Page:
Tour de France was wrong to break away, McQuaid says
By Jean Montois, AFP | Tuesday, July 1, 2008 1.00pm
UCI president Pat McQuaid says the Tour de France was wrong to break away from the UCI AFP/Getty Images
Top cycling official Pat McQuaid has expressed his wish for a trouble-free Tour de France but says that it was a mistake for the event to have broken away from the International Cycling Union (UCI).
"I am saddened by this, but it is the decision of the organisers. It is sad but it has to be accepted. In terms of world cycling it is not a good decision."
Speaking to AFP four days before the Tour which starts on Saturday from the Britanny port of Brest, McQuaid said he would not be attending the race which finished on July 27 in Paris.
"It will be the first time in 24 years that I will not be coming to the race, but I will watch it on TV," he said.
For almost a year, the UCI has been locked in a feud with major race organisers including the company which organises the Tour de France, Amaury Sport Organisation, over unresolved issues arising from the doping scandals which has beset the event in recent years.
For the first time, the 2008 Tour de France is going ahead as an independent race outside the scope of the UCI. Some of this year's other French cycling classics including the Paris-Roubaix and the Paris-Nice were also staged as autonomous events in defiance of the UCI.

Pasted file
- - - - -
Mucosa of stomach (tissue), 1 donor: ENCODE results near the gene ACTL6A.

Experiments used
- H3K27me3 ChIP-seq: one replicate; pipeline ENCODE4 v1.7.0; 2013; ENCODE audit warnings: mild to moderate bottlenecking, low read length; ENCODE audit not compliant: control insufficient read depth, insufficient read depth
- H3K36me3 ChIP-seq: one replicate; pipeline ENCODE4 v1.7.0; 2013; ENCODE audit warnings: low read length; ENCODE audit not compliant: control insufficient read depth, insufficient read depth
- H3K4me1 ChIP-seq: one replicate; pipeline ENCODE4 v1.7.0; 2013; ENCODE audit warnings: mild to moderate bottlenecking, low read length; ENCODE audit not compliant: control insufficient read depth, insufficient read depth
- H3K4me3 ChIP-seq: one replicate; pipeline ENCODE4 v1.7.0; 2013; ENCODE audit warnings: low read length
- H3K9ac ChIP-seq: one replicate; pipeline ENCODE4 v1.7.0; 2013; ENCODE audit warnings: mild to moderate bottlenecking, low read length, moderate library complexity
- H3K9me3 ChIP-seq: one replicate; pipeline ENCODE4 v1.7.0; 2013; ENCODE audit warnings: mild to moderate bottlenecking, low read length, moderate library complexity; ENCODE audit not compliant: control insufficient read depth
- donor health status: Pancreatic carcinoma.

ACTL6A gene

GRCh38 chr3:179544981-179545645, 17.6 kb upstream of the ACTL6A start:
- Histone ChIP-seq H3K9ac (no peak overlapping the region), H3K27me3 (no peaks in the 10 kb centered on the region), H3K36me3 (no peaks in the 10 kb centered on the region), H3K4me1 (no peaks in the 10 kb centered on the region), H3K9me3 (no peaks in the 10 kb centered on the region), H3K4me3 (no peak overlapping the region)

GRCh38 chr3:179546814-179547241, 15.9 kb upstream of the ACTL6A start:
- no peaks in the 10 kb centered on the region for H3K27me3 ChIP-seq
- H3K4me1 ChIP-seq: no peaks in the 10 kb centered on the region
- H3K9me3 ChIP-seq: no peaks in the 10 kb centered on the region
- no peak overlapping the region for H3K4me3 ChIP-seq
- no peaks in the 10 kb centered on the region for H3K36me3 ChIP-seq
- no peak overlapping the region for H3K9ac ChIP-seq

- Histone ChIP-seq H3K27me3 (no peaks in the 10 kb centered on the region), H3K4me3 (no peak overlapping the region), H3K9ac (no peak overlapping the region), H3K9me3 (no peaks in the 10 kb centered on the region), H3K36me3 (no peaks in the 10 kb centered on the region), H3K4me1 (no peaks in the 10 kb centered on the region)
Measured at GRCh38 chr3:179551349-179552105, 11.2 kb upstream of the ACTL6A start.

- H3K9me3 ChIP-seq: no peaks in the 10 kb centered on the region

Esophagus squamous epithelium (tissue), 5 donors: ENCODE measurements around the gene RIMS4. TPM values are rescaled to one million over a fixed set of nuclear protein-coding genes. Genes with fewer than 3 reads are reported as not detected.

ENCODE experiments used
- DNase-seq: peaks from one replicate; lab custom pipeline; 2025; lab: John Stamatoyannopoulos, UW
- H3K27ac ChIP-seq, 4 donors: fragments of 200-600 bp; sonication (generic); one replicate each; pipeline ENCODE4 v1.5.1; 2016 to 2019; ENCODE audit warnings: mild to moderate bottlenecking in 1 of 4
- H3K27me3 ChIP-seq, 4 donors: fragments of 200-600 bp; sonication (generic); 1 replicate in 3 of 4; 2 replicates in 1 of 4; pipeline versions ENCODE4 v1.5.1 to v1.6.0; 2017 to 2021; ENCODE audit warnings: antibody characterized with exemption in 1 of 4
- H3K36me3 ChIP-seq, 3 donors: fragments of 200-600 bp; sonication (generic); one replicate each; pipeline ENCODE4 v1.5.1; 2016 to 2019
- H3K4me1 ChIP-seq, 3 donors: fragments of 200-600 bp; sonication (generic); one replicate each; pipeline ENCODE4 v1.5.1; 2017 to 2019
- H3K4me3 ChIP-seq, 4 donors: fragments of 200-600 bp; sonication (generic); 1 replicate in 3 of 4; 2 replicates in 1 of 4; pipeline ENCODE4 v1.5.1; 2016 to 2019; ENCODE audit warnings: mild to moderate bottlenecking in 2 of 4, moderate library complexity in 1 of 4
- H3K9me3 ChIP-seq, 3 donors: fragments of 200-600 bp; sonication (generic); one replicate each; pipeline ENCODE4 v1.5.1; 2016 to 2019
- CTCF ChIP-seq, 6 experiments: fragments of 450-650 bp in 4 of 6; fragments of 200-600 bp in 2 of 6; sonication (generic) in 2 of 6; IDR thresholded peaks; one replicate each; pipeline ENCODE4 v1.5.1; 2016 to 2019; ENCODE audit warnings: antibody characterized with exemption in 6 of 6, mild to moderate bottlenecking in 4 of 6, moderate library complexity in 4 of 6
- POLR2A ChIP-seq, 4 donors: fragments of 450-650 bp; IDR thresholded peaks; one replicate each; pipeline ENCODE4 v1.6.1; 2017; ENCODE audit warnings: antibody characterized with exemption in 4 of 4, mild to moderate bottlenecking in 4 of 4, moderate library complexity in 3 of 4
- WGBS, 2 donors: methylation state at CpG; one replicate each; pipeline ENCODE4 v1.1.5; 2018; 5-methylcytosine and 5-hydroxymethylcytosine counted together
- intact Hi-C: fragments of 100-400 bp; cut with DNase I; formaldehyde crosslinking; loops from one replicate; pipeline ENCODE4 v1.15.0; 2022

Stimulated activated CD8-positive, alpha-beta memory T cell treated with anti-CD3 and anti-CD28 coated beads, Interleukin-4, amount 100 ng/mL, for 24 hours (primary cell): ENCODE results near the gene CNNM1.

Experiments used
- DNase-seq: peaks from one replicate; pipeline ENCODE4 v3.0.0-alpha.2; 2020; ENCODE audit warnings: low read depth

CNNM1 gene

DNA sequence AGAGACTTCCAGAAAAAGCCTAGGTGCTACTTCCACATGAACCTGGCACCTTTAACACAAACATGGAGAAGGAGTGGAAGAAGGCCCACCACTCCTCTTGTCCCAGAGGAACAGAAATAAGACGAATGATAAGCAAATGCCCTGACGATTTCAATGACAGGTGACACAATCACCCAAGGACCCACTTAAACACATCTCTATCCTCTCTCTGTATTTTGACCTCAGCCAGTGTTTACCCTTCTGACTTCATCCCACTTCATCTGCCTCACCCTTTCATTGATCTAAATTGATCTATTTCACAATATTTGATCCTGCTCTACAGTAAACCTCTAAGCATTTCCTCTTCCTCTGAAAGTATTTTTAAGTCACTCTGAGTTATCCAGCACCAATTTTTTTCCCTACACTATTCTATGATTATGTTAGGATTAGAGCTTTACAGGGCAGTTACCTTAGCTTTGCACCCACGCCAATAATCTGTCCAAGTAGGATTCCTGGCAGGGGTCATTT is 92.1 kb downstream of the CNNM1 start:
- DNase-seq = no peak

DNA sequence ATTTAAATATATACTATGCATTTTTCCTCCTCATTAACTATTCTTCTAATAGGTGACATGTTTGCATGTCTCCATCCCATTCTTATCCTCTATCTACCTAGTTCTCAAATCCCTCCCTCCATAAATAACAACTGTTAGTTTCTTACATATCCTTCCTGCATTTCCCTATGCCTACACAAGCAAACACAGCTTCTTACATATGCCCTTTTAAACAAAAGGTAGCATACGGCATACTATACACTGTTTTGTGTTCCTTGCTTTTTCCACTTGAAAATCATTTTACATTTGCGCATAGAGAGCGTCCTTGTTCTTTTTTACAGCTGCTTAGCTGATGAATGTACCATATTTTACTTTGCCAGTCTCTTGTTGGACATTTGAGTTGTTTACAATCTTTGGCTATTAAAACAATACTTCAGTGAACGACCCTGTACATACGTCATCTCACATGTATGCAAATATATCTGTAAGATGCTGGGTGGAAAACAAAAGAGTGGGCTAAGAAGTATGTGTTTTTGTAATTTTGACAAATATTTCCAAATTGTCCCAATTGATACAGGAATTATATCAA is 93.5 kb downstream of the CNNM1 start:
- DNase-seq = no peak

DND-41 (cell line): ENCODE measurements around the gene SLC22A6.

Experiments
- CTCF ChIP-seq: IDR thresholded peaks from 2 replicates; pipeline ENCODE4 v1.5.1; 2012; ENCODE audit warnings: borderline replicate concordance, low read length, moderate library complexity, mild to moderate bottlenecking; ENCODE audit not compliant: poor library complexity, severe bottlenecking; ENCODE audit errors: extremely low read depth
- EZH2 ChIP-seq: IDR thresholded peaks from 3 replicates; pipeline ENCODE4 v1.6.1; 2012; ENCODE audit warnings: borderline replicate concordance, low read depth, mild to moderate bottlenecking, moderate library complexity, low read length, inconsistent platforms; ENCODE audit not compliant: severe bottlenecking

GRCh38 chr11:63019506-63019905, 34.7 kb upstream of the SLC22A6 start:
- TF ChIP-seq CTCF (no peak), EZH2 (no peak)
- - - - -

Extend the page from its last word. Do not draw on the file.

ASO and other organisers have ignored a new UCI sponsored organizing body, ProTour, which McQuaid hoped would be able to take over the major cycling classics. Following last year's debacle, major backers including European TV companies threatened to withdraw funding if doping was not eliminated. In response, ASO chief Patrice Clerc pledged he would root out the problem.
One point of disagreement is the UCI's failure to give French authorities details of proposed biological passports for riders. Instead, McQuaid said letters had been sent to all teams instructing them to provide full details of riders to French supervisors.
McQuaid again voiced fears that race organisers were trying to set up a rival world cycling body.
"De facto, they are attempting to establish another international federation," he said.
But the UCI president refused to be drawn into further criticism, expressing hopes that the 2008 Tour would be problem-free.
"I hope it goes well. Whenever people talk of cycling anywhere in the world, the Tour de France is always mentioned. A Tour without scandals and without problems will be a good thing for cycling."
© AFP 2008
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